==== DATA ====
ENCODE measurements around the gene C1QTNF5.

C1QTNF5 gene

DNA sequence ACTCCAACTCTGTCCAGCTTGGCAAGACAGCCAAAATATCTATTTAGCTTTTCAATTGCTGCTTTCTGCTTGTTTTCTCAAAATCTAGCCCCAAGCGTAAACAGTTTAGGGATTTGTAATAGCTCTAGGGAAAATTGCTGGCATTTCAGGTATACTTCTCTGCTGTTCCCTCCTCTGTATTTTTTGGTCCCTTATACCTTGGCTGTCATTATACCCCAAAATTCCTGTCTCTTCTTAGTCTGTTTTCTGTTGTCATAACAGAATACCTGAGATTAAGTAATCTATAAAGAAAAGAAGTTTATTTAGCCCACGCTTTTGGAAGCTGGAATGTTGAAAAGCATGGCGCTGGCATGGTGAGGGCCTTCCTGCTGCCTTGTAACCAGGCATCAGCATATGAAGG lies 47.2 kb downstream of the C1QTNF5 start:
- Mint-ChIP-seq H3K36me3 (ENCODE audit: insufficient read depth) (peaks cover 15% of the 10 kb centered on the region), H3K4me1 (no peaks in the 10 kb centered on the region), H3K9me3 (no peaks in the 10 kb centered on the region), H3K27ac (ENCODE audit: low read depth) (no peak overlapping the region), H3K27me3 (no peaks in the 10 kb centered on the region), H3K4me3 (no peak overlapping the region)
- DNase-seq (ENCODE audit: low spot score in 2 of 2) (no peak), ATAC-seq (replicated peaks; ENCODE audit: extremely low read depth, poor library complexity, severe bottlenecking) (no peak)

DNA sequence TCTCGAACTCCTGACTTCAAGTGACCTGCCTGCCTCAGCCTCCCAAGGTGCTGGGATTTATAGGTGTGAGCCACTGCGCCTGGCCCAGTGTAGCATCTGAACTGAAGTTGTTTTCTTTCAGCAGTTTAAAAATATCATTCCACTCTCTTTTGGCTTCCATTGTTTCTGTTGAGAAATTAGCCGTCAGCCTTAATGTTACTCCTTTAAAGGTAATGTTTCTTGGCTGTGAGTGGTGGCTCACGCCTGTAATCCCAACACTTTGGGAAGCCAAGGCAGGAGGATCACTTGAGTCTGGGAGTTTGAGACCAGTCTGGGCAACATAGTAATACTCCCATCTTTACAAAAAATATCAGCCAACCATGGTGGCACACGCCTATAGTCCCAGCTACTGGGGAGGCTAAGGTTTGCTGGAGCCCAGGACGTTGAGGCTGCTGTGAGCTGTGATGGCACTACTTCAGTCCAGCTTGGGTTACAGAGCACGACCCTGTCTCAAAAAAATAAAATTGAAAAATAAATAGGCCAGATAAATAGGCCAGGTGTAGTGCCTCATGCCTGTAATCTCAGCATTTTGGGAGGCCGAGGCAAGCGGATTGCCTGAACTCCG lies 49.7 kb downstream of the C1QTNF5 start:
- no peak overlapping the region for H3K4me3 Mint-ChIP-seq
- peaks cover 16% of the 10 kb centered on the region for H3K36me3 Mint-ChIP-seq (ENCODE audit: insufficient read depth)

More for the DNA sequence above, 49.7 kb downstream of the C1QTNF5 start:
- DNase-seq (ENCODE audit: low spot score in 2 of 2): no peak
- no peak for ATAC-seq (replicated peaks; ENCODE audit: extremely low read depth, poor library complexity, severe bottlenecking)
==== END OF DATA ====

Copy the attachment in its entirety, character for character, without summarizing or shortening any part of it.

ENCODE measurements around the gene C1QTNF5.

C1QTNF5 gene

DNA sequence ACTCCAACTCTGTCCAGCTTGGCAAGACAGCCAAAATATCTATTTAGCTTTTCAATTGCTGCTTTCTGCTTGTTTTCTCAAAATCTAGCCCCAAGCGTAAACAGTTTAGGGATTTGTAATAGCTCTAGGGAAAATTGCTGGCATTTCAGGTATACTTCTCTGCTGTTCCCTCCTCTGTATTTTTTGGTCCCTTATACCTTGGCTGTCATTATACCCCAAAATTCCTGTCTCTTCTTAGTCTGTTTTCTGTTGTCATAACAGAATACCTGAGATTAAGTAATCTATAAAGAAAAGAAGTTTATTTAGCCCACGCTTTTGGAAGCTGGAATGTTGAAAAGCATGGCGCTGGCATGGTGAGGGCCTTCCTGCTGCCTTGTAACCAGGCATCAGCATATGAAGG lies 47.2 kb downstream of the C1QTNF5 start:
- Mint-ChIP-seq H3K36me3 (ENCODE audit: insufficient read depth) (peaks cover 15% of the 10 kb centered on the region), H3K4me1 (no peaks in the 10 kb centered on the region), H3K9me3 (no peaks in the 10 kb centered on the region), H3K27ac (ENCODE audit: low read depth) (no peak overlapping the region), H3K27me3 (no peaks in the 10 kb centered on the region), H3K4me3 (no peak overlapping the region)
- DNase-seq (ENCODE audit: low spot score in 2 of 2) (no peak), ATAC-seq (replicated peaks; ENCODE audit: extremely low read depth, poor library complexity, severe bottlenecking) (no peak)

DNA sequence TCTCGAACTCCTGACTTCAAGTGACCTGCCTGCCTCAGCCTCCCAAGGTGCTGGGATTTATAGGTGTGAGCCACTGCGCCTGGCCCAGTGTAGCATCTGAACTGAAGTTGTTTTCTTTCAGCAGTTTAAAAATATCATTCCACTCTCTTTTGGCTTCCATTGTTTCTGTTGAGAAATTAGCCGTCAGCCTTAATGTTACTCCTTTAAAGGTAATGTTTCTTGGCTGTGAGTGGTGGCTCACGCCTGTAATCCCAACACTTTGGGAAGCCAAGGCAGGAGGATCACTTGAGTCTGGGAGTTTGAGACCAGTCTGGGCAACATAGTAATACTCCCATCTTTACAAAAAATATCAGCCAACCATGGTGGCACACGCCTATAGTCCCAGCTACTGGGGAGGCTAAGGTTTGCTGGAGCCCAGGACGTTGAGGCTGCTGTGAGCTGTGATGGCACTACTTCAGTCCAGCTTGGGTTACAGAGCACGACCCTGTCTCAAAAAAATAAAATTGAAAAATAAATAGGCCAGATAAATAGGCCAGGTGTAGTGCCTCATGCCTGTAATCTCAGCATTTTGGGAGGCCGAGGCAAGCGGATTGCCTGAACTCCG lies 49.7 kb downstream of the C1QTNF5 start:
- no peak overlapping the region for H3K4me3 Mint-ChIP-seq
- peaks cover 16% of the 10 kb centered on the region for H3K36me3 Mint-ChIP-seq (ENCODE audit: insufficient read depth)

More for the DNA sequence above, 49.7 kb downstream of the C1QTNF5 start:
- DNase-seq (ENCODE audit: low spot score in 2 of 2): no peak
- no peak for ATAC-seq (replicated peaks; ENCODE audit: extremely low read depth, poor library complexity, severe bottlenecking)